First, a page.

André Previn, Anne-Sophie Mutter & Daniel Müller-Schott at Barbican Hall – Piano Trios by Mozart, Previn & Mendelssohn

Piano Trio in B flat, K502
Trio No.1
Piano Trio No.1 in D minor, Op.49

André Previn (piano), Anne-Sophie Mutter (violin) & Daniel Müller-Schott (cello)

Reviewed by: Kevin Rogers

Reviewed: 20 February, 2012
Venue: Barbican Hall, London

André Previn. Photograph: A. P. MutterVenues! The Barbican Hall’s vastness is hardly ideal for a chamber recital, yet the numbers in the audience suggested otherwise: a smaller space would not have accommodated the many who wanted to hear this trio. André Previn was joined by ex-wife and continuing collaborator Anne-Sophie Mutter, and by friend Daniel Müller-Schott for this recital of old and new piano trios.

Daniel Müller-Schott. Photograph: Tom SpechtIn the Mozart the piano announces the themes and dominates proceedings. The players were subdued, knocked sideways perhaps by a number of errors. Matters settled though and the opening Allegro was delicately defined by Previn. Mutter found many moods from her instrument, and Müller-Schott provided able support. Previn was in his element during the Larghetto, transporting us to a tender place. The Allegretto finale was dispatched in sprightly fashion.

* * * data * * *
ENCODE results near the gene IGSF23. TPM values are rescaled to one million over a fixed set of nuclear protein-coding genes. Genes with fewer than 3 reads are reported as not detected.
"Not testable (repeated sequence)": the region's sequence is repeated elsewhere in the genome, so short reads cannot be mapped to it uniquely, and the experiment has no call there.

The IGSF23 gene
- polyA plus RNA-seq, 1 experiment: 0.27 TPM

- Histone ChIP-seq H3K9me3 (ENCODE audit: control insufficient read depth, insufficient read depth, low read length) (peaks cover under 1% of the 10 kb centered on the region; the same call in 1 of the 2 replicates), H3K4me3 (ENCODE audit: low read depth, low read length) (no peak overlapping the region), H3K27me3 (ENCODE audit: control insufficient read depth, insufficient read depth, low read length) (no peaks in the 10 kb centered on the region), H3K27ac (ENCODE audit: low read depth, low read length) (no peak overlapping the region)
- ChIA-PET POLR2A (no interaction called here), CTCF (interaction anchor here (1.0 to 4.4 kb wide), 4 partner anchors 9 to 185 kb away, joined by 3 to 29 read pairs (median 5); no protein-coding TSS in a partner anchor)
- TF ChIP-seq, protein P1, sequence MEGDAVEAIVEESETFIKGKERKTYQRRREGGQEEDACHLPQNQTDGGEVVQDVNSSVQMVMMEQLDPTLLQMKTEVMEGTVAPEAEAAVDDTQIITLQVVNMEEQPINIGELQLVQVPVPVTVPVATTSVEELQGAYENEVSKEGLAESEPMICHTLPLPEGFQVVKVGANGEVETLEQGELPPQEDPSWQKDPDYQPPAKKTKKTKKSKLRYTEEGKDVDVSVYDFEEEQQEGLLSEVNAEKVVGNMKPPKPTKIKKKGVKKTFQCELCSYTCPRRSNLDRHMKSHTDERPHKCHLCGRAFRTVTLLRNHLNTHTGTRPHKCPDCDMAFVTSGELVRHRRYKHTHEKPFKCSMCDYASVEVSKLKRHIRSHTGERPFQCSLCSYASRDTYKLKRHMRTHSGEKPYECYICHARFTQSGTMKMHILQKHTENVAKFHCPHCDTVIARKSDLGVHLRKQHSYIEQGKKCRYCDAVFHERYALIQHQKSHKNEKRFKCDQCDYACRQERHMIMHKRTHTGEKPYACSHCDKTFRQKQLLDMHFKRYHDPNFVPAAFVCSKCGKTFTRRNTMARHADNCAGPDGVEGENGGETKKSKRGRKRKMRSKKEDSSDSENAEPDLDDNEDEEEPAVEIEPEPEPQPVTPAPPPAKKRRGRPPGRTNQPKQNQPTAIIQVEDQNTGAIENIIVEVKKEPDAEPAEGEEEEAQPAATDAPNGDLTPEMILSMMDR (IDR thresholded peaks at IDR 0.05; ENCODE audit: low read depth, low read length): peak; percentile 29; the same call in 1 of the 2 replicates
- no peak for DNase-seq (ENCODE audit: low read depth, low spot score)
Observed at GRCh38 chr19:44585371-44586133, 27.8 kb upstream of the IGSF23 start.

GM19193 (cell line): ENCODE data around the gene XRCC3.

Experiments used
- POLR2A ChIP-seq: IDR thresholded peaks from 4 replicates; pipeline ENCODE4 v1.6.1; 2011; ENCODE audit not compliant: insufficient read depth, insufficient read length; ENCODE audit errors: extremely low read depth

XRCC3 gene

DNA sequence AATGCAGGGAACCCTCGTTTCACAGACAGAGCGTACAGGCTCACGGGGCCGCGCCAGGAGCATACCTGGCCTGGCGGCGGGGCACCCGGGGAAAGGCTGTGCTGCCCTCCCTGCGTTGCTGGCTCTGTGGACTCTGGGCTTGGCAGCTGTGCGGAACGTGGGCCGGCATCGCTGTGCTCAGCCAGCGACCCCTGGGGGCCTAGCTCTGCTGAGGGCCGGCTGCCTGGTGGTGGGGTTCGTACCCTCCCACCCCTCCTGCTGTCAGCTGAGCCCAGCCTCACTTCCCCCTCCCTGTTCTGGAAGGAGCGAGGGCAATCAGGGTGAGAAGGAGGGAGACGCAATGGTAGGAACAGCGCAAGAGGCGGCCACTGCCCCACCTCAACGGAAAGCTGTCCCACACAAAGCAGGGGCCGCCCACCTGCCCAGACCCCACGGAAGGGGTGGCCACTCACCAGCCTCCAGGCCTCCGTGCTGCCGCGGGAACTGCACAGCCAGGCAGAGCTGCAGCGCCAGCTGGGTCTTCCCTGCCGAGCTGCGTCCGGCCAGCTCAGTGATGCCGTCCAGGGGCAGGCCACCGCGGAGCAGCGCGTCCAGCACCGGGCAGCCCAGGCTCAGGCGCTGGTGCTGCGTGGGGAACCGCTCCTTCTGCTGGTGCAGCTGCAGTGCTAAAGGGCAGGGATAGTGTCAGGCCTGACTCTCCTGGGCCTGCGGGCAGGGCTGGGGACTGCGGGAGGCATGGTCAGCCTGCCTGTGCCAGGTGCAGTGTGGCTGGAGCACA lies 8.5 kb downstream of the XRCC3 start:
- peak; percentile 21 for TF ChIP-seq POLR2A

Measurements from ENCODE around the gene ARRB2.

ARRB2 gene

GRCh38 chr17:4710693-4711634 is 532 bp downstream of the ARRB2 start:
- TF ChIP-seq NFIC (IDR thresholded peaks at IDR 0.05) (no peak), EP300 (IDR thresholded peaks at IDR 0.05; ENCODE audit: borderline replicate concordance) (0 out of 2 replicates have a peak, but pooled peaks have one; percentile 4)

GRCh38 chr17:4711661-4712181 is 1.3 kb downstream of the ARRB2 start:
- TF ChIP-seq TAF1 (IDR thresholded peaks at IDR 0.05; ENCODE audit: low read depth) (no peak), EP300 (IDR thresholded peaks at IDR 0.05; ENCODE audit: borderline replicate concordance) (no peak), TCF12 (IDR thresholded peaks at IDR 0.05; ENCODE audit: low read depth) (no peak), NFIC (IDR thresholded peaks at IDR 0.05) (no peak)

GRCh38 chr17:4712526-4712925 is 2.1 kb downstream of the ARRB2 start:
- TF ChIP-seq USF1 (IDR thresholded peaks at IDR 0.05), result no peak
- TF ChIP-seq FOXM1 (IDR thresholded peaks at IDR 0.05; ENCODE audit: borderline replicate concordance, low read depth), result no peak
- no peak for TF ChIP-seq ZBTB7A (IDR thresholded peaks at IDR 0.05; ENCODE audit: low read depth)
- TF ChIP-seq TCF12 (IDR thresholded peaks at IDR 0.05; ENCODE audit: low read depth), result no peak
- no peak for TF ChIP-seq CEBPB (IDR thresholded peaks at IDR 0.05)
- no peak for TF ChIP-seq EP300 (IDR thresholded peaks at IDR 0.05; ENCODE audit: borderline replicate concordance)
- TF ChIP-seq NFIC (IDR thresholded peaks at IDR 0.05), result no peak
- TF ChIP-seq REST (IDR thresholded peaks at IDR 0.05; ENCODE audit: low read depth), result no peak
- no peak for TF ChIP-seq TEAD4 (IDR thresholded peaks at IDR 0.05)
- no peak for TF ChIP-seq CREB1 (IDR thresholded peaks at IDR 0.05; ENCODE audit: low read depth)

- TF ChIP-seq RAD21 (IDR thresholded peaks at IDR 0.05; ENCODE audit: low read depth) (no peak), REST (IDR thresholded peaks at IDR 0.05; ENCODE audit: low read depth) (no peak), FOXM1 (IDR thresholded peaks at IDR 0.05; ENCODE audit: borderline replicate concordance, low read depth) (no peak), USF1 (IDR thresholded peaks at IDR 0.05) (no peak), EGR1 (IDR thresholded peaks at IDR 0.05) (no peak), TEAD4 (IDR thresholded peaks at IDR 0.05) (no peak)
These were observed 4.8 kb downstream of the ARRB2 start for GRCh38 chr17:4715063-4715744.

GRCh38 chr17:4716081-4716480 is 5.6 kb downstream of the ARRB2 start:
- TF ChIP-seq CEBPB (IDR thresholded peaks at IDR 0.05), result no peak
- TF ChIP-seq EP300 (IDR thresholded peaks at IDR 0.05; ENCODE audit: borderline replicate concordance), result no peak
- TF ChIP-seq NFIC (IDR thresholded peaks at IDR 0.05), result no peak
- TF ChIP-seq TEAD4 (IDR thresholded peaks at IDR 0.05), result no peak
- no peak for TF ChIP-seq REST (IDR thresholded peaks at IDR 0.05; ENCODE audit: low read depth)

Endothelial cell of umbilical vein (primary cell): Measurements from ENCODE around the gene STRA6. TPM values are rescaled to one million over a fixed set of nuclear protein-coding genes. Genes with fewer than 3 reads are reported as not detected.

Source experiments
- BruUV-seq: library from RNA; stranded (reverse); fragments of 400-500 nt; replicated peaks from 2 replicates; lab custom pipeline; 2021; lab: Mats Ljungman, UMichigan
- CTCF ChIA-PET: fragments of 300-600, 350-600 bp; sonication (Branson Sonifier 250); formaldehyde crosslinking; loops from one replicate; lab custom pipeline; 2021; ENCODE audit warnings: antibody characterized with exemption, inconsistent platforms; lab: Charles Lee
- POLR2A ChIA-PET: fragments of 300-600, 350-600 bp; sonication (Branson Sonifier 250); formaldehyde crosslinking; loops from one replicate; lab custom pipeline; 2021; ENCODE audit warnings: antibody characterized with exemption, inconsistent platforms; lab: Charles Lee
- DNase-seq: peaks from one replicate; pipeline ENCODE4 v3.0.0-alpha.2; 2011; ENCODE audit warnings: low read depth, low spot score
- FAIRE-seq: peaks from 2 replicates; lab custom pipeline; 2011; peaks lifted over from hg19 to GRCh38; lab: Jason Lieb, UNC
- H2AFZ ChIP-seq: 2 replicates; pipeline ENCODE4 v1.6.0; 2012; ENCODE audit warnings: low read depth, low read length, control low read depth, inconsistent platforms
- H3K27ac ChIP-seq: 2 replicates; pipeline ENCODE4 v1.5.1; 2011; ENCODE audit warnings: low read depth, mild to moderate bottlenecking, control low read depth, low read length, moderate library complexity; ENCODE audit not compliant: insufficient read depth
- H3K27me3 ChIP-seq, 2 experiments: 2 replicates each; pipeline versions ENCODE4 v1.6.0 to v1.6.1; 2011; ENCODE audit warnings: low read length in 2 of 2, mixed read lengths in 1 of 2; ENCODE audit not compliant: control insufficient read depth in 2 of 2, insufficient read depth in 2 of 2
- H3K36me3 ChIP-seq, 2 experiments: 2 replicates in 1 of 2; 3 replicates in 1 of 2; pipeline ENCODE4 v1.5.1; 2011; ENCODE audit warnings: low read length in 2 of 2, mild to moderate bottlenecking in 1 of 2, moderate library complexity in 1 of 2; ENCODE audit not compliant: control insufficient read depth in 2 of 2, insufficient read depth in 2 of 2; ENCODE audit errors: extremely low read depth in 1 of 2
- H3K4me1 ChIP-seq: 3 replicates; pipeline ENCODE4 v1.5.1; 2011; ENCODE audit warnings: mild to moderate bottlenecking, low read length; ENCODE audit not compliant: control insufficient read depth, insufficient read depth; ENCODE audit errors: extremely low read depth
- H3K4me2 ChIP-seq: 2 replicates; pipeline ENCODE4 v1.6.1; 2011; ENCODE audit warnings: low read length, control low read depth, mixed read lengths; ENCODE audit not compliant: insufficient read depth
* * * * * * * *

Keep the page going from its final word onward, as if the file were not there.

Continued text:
The sixteen minutes of Previn’s Trio No.1 (premiered at Carnegie Hall on 22 April 2009) took us on a splendid and varied journey. There was vigorous interplay to begin with; then the heartfelt invention of the middle movement, with its foreboding darkness, made us uneasy; and the finale’s restlessness propelled the work to its conclusion in breathless fashion. This is music that warrants repeated listening.

The highlight of the evening was a wonderful account of Mendelssohn’s First Piano Trio, full of exuberance and momentum, balances well-judged. It was lovely to hear the substantial piano part played with such finesse and probity, as well as Müller-Schott’s powerful instrument taking-up what Previn pitched: the physicality of the cellist’s playing kept energy held within a coiled spring, and held one’s breath. In the finale, grandeur and inevitability prevailed: a dynamic battle between musicians crowned this glorious achievement, honours deservedly shared.

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